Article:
21
April
2017

Self-employed risk substandard Retirement

What are your options?

Compulsory superannuation contributions ensure that most of us are mandated to save a large portion of our income to provide for our retirement. This is not the case for the self-employed.

Some self-employed will be able to sell their business and use these funds for retirement. This is not an option for lots of businesses. In many cases, the business value is closely linked to the owner, effectively they ARE the business.  In these cases, without the owner, the business is difficult to sell.

Businesses that operate as a company are required to pay the owners Superannuation on income they earn for working in the business. This ensures that many self-employed are mandated to make some provisions for their retirement. However, it is a common strategy for business owners to pay themselves a modest income and take profits from the company in the form of dividends or director fees, neither of which requires compulsory super payments.

 The self-employed need to pro-actively prepare for their retirement.  The areas to build wealth include making Superannuation contributions, acquiring assets outside Superannuation and creating value in the business.

Superannuation has many taxation benefits and is specifically designed for retirement. All contributions are tax deductible; the earnings inside taxation are taxed concessionally. It is easy to invest savings in line with your individual needs and risk tolerances. Preservation means those funds aren’t available to be accessed, which ensures they will be there at retirement.

Building wealth outside super, although not as tax effective as Superannuation in most cases, enables you to continue to have access to those assets. Given that the self-employed often have less stable income, the ability to access these assets often outweighs the tax benefits of the Super system.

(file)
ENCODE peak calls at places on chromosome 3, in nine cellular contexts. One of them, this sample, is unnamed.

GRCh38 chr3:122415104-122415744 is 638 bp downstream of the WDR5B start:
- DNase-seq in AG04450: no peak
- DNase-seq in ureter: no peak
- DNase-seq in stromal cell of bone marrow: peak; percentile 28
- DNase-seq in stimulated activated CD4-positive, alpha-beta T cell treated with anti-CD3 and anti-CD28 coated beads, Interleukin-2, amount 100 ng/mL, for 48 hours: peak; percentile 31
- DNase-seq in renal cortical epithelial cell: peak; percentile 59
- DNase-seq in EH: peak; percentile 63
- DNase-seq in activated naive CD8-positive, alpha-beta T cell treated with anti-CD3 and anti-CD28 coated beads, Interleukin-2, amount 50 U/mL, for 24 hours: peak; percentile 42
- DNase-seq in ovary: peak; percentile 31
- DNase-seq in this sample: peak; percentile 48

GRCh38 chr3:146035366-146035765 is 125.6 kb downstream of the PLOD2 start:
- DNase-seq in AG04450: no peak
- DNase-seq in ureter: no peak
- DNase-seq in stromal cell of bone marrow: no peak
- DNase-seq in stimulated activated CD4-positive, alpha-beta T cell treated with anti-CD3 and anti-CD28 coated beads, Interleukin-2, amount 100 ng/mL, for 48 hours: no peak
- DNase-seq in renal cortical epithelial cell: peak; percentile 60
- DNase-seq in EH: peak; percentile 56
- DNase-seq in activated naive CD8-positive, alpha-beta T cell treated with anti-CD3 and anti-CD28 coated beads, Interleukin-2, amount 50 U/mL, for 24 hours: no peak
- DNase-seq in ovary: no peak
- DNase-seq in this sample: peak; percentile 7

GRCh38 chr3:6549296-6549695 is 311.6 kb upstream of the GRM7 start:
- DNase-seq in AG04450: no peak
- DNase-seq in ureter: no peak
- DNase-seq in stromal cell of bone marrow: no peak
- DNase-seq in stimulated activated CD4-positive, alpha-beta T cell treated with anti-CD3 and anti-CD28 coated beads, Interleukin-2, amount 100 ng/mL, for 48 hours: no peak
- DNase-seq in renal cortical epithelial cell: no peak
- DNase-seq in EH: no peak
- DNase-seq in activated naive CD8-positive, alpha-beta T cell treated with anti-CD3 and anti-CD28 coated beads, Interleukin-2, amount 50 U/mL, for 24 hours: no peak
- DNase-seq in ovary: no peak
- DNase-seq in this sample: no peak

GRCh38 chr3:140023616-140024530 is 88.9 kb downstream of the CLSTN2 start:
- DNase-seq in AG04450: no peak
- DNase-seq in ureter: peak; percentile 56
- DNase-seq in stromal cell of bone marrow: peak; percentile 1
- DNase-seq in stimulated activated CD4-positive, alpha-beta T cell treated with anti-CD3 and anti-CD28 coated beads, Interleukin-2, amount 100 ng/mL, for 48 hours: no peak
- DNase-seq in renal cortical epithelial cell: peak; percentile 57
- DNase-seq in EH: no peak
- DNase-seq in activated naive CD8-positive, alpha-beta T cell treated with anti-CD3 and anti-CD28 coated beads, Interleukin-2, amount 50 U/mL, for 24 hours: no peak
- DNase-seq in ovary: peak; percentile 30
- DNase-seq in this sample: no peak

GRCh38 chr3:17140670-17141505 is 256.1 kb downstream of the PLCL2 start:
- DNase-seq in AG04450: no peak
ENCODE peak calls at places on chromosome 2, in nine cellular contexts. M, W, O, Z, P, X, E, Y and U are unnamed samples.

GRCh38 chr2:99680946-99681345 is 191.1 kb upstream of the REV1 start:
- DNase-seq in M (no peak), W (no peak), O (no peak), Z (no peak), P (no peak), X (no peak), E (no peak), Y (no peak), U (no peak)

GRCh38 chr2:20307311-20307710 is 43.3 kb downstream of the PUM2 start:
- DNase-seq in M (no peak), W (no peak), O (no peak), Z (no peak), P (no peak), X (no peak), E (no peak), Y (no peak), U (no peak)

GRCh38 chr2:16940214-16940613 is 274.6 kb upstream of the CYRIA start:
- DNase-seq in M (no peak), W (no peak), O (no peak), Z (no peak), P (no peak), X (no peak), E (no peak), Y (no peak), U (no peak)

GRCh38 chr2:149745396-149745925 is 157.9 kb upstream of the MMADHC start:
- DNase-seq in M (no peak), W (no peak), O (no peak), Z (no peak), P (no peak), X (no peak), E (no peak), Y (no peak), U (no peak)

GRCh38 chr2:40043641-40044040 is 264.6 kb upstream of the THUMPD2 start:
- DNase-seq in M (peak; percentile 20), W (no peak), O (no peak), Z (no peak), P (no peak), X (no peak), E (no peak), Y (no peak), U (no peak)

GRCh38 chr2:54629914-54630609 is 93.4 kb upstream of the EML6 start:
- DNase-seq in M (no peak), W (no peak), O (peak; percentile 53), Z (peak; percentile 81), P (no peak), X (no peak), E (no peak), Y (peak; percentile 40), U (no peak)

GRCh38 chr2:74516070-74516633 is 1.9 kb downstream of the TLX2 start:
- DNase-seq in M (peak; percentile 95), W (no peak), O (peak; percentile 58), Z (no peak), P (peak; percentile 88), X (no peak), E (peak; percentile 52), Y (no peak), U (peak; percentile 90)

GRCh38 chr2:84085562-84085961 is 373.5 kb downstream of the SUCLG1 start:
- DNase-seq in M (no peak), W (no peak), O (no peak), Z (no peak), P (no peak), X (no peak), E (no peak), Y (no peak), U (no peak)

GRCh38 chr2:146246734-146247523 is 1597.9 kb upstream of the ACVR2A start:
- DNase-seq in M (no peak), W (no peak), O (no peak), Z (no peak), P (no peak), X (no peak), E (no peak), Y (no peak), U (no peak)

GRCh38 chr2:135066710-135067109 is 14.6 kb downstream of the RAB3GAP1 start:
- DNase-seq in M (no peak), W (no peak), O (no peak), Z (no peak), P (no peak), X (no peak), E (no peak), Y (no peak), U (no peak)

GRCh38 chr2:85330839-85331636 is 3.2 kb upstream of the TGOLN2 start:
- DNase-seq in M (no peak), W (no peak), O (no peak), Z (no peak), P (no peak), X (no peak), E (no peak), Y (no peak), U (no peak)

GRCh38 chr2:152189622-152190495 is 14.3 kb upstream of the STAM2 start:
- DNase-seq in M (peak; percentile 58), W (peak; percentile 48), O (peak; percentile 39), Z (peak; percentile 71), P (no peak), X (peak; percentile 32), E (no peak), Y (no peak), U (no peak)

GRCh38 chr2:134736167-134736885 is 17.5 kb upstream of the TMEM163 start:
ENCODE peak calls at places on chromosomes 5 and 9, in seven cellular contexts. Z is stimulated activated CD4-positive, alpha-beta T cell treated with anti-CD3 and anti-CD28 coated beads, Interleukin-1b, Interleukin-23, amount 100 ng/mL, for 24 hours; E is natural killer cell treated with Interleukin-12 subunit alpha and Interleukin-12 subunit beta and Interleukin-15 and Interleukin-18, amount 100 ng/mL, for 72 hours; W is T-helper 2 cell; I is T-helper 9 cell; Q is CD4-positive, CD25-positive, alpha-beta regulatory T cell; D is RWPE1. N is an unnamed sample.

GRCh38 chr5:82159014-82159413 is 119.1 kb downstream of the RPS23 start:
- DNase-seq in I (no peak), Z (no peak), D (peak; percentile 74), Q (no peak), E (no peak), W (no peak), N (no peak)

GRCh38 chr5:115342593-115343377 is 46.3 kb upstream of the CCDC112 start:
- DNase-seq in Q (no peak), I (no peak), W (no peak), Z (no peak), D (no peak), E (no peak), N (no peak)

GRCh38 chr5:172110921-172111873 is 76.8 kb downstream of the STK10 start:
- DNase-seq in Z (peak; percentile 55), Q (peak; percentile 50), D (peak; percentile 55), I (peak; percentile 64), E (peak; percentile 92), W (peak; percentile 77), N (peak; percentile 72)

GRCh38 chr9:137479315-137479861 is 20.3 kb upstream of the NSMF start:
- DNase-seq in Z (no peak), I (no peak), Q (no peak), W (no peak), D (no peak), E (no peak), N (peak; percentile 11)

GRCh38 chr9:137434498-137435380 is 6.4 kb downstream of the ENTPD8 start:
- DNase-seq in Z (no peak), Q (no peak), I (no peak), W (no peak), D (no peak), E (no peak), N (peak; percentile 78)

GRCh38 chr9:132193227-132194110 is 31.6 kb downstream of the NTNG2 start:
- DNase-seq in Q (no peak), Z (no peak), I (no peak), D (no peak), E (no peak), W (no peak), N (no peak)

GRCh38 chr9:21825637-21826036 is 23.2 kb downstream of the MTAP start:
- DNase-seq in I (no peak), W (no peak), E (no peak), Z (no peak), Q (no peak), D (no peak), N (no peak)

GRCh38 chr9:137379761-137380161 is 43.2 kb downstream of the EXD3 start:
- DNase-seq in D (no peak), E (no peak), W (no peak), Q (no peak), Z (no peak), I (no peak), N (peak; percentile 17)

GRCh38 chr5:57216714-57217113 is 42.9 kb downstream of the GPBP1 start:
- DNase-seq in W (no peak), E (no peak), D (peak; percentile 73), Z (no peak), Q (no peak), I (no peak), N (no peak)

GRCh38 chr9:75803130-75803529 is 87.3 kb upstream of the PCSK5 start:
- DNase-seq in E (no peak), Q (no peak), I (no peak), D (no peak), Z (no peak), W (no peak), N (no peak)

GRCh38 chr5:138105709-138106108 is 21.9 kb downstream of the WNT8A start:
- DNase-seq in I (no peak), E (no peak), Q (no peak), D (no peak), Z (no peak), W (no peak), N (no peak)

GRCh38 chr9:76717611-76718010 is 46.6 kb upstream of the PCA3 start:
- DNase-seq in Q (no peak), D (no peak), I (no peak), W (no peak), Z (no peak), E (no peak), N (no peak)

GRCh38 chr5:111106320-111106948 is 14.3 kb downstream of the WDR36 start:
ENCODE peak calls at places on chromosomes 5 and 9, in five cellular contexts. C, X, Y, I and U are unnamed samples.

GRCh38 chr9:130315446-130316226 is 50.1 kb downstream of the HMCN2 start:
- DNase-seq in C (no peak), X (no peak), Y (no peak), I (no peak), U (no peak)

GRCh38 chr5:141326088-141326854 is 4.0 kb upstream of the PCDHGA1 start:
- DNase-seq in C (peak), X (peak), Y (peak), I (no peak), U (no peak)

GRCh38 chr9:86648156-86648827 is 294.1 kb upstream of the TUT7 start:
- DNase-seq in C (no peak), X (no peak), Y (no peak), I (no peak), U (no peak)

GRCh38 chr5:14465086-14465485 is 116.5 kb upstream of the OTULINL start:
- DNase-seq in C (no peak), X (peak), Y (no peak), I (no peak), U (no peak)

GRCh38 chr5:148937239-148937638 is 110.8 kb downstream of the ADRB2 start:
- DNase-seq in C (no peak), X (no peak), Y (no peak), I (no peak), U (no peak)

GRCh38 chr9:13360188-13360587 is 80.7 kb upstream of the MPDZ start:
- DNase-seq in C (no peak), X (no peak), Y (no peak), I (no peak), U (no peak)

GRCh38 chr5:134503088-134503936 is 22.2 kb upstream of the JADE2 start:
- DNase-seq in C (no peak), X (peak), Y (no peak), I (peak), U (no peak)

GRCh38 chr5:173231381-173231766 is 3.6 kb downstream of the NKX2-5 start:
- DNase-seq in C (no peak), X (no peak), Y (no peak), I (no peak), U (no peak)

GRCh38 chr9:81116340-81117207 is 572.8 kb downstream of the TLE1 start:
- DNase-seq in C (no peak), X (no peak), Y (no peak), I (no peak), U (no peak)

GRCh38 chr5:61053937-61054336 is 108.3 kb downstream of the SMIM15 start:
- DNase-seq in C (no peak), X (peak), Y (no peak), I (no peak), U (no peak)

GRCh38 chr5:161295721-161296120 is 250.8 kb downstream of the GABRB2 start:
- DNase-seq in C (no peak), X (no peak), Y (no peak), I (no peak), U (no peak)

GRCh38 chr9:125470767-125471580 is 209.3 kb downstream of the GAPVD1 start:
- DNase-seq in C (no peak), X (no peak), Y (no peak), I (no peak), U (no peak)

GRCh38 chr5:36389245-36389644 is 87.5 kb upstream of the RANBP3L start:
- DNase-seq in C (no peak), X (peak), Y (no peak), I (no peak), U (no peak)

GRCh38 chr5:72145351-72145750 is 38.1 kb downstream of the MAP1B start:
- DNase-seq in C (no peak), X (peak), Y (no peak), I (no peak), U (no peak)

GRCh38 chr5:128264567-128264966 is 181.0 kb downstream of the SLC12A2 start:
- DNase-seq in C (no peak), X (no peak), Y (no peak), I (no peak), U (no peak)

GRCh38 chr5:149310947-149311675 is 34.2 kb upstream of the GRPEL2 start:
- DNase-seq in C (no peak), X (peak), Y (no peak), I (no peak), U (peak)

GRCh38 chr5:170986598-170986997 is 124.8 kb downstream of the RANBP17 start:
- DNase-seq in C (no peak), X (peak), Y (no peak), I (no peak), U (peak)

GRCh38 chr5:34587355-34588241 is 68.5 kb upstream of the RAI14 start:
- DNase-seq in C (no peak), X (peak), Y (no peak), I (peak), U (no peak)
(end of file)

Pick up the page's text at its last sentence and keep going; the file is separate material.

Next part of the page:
The type and nature of the business greatly affects the ability to sell the business. Businesses in some industries are very easy to sell and have high values.  Financial planning businesses fall into this category. Other industries however, are much more difficult to create value.

There are a number of strategies to increase the value of a business. Things like becoming less key person dependant, creating a succession plan and having well defined practices that would allow an outsider to come and run your business are all methods to extract value from your business.

 

If you are self-employed it is extremely important to be aware that you must actively save for your retirement.  Otherwise you run the risk of not being able to fund the lifestyle you imagined once you have left the workforce.

Author; Alex McKenzie Categories: Future Financial Services Blog

About the Author

Alex McKenzie

Alex McKenzie

Owner at Future Financial Services

Past:

  • Paraplanner at Zammit Partners Investments
  • Unit Trust Administrator at Colonial First State

Education

  • University of Western Sydney
  • Penrith High

About

As a Financial Planner I help people to achieve what they would like in life. This involves helping you to identify the things in life they would like , developing plans to help achieve them and strategies to protect what you already have. We do this by providing Financial Advice to guide you through your life stages.

The financial planning process involves determining a clients current situation and financial objectives and tailoring strategies to assist in best achieving those objectives.

I am an expert in superannuation, investments and insurance, these are tools we use to help you achieve your goals.

I aim to use my knowledge of superannuation, taxation and Centrelink to efficiently use your assets and income to achieve your financial goals.

Retirement and pre-retirement planning, wealth creation, asset protection, insurance planning and estate planning are all areas of advice that I provide.

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